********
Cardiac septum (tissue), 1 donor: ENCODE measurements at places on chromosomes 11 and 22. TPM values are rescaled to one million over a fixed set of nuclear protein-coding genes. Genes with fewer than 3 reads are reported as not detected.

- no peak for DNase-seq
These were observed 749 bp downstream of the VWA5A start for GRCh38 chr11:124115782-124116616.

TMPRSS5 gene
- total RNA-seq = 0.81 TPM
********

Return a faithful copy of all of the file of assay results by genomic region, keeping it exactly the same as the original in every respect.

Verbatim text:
Cardiac septum (tissue), 1 donor: ENCODE measurements at places on chromosomes 11 and 22. TPM values are rescaled to one million over a fixed set of nuclear protein-coding genes. Genes with fewer than 3 reads are reported as not detected.

- no peak for DNase-seq
These were observed 749 bp downstream of the VWA5A start for GRCh38 chr11:124115782-124116616.

TMPRSS5 gene
- total RNA-seq = 0.81 TPM